According to a draft environmental assessment issued by the Federal Aviation Administration, SpaceX will be able to launch orbital Starships from Texas, but with several mitigations. The FAA’s issuance of Draft Programmatic Environmental Assessment (PEA) on September 17 kicks off a public comment session that will go until October 18, with two virtual public hearings on October 6 and 7.
The FAA requested the review before deciding whether to award SpaceX a launch license or an experimental permit for orbital deployments of their Starship/Super Heavy rocket. Starship’s previous low-altitude suborbital flight tests relied on a prior environmental assessment completed when SpaceX intended to deploy Falcon Heavy and Falcon 9 rockets from the Boca Chica, Texas, facility. The preceding analysis is insufficient to account for the significantly larger Starship/Super Heavy configuration’s environmental consequences.
The analysis does not decide whether the FAA should issue a license for Starship orbital launches; rather, it examines the environmental impacts of launch activities and if and how they may be minimized. The FAA may request a “more intensive” environmental impact statement as a result of the report.
However, the report’s draft version finds only a few severe flaws. Many of the problems examined in the research, ranging from water and air quality to noise and visual impacts, can be minimized by following the recommendations in the project report. SpaceX, for example, would be expected to take precautions to prevent the release of dangerous materials and waste, as well as to mop up any spills.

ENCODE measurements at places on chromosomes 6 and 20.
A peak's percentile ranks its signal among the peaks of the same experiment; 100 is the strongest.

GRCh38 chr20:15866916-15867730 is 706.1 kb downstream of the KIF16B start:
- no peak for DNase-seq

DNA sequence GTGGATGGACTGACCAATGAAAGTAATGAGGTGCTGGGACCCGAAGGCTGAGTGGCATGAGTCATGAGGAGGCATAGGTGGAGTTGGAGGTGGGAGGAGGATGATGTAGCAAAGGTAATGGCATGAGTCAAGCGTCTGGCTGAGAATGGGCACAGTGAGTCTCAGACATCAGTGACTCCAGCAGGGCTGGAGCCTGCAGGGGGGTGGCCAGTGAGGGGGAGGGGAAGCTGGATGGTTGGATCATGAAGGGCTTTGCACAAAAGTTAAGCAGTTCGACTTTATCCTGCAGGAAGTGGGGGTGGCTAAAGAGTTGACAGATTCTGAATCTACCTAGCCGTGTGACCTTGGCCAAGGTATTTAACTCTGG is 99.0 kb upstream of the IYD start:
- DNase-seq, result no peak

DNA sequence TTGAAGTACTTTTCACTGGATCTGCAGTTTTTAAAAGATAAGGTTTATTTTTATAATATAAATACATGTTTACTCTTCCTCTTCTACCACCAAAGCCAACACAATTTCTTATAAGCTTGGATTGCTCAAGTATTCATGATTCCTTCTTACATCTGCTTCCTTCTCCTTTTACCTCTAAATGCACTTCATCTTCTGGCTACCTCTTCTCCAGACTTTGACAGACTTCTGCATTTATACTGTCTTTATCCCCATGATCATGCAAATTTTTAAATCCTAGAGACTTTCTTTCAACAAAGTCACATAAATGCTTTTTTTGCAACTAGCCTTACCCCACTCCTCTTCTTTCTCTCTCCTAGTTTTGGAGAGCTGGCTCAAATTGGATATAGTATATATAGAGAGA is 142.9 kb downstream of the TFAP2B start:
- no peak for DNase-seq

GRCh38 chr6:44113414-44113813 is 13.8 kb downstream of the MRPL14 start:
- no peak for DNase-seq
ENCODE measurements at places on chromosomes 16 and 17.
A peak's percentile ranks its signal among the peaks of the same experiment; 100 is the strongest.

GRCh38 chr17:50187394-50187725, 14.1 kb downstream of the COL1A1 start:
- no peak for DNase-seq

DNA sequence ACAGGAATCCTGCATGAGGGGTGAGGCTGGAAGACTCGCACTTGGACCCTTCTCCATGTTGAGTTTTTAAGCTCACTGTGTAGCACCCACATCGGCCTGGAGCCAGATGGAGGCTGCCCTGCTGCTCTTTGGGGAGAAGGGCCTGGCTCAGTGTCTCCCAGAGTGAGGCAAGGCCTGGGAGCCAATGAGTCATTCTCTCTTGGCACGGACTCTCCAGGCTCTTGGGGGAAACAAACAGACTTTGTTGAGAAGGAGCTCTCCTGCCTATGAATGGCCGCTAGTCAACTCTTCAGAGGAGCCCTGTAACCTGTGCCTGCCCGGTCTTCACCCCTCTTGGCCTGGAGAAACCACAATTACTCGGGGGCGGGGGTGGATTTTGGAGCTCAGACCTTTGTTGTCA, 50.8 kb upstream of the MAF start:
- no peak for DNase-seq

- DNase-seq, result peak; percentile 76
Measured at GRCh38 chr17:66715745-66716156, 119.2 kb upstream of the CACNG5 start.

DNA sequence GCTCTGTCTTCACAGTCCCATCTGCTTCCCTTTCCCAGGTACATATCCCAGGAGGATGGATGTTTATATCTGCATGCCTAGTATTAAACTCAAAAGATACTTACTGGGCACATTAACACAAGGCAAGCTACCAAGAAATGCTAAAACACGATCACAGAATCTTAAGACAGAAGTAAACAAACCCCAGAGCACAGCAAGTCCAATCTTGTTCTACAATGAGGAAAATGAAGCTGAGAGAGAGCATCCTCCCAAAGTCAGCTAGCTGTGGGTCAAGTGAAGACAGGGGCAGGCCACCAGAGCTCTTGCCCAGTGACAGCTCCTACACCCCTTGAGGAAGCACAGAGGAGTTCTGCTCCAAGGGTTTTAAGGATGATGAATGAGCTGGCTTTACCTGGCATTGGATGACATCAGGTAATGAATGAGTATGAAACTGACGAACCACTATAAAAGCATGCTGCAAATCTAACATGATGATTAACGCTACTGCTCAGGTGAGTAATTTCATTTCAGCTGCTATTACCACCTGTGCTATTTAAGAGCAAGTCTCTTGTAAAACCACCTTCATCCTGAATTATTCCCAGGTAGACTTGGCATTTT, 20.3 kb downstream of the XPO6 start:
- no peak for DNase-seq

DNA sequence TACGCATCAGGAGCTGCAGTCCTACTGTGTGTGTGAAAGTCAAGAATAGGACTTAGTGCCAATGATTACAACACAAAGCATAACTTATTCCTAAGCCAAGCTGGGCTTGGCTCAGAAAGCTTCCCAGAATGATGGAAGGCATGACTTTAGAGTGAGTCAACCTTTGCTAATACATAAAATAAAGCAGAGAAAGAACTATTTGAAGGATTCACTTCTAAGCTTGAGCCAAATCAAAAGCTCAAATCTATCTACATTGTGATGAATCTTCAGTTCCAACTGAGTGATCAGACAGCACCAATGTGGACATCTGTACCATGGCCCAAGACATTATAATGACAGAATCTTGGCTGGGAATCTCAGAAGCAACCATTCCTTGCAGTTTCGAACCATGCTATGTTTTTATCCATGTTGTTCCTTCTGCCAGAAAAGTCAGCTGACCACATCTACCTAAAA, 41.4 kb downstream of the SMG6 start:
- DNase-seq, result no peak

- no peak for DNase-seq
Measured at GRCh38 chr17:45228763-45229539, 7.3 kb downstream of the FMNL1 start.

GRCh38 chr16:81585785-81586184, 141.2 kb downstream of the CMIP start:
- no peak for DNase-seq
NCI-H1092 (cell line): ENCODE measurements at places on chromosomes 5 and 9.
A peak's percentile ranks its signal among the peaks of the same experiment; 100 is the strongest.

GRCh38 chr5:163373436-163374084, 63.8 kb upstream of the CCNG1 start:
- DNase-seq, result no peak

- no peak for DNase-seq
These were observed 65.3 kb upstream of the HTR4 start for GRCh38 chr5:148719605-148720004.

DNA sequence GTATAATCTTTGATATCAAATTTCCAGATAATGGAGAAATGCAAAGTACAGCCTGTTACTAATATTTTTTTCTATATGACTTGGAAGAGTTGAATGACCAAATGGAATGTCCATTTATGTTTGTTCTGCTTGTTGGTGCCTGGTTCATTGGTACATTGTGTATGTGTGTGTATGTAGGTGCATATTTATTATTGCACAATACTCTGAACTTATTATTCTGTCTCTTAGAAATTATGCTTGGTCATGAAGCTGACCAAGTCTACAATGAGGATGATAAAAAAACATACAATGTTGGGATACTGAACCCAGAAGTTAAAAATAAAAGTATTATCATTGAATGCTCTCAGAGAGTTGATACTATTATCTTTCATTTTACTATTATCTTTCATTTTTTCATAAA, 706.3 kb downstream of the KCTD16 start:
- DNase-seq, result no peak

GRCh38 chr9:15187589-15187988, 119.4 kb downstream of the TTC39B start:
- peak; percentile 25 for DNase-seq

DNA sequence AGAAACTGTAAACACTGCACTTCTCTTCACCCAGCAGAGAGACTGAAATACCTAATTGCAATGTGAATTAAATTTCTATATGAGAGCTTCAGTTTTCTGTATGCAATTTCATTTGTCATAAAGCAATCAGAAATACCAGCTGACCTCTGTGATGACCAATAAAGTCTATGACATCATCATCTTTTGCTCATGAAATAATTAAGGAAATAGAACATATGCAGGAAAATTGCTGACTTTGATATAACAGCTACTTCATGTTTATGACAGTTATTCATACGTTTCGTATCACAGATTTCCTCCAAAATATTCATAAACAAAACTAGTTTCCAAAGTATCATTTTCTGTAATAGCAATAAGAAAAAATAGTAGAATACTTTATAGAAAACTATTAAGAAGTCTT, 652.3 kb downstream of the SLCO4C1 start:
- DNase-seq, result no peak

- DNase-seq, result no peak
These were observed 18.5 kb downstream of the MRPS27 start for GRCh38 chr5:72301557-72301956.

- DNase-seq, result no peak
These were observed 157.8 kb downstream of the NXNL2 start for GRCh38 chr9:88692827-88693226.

Potential effects on endangered animals in the Boca Chica area could be a stumbling point. The assessment stated that orbital deployments from Boca Chica would “impact species listed under federal Endangered Species Act” as well as critical habitat. The FAA said it’s working with the US Fish and Wildlife Service to figure out those effects. The environmental assessment process won’t be finished until that agency issues a formal conclusion.
However, it’s possible that this environmental assessment only applies to the first Starship deployments from Boca Chica. During its development stage, the evaluation expects approximately 20 Starship suborbital flight tests and up to 5 Starship/Super Heavy orbital deployments each year. SpaceX’s predicted interest for Starship is expected to considerably outstrip that flight rate, necessitating a reevaluation of the project’s environmental consequences.
“If the Draft PEA is completed, and SpaceX continues to develop the program,” the FAA said in a statement on September 17. “The FAA would examine the environmental implications of planned future actions in part utilizing information collected during the present process,” the FAA said. Elon Musk, the CEO of SpaceX, asked the public to show support for his company’s Boca Chica plans in a tweet on September 17th. “Please add your thoughts to the public discussion. He expressed his gratitude by saying, “Your support is highly appreciated!” “It will determine humanity’s destiny on the moon, Mars, and beyond.”